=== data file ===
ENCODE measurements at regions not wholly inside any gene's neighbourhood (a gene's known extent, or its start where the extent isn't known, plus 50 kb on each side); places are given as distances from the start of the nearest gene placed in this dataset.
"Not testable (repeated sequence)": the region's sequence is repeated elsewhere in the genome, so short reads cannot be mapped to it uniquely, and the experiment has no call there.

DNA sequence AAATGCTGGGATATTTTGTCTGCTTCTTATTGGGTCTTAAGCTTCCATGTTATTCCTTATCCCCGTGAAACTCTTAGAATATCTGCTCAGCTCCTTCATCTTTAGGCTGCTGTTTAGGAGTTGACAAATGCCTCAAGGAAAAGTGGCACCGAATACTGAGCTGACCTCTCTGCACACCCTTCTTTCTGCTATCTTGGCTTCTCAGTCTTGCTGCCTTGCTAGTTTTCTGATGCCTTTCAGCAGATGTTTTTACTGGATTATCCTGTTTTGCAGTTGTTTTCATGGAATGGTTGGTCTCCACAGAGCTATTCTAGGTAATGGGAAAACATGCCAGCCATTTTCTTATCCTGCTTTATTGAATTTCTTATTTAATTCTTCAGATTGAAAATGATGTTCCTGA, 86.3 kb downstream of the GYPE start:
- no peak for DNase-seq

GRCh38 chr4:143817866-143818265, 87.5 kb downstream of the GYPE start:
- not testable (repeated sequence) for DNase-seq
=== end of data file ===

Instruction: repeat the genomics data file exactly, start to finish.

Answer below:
ENCODE measurements at regions not wholly inside any gene's neighbourhood (a gene's known extent, or its start where the extent isn't known, plus 50 kb on each side); places are given as distances from the start of the nearest gene placed in this dataset.
"Not testable (repeated sequence)": the region's sequence is repeated elsewhere in the genome, so short reads cannot be mapped to it uniquely, and the experiment has no call there.

DNA sequence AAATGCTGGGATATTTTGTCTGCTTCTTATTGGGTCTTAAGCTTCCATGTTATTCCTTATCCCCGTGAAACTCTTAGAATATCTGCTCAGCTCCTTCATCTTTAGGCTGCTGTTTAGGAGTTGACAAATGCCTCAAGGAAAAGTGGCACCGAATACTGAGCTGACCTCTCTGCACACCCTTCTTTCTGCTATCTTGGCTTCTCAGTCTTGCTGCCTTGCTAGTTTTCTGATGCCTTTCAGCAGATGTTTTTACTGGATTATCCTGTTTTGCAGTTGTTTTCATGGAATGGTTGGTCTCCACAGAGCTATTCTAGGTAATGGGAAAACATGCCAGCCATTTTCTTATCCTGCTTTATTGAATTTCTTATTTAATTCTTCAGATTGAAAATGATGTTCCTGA, 86.3 kb downstream of the GYPE start:
- no peak for DNase-seq

GRCh38 chr4:143817866-143818265, 87.5 kb downstream of the GYPE start:
- not testable (repeated sequence) for DNase-seq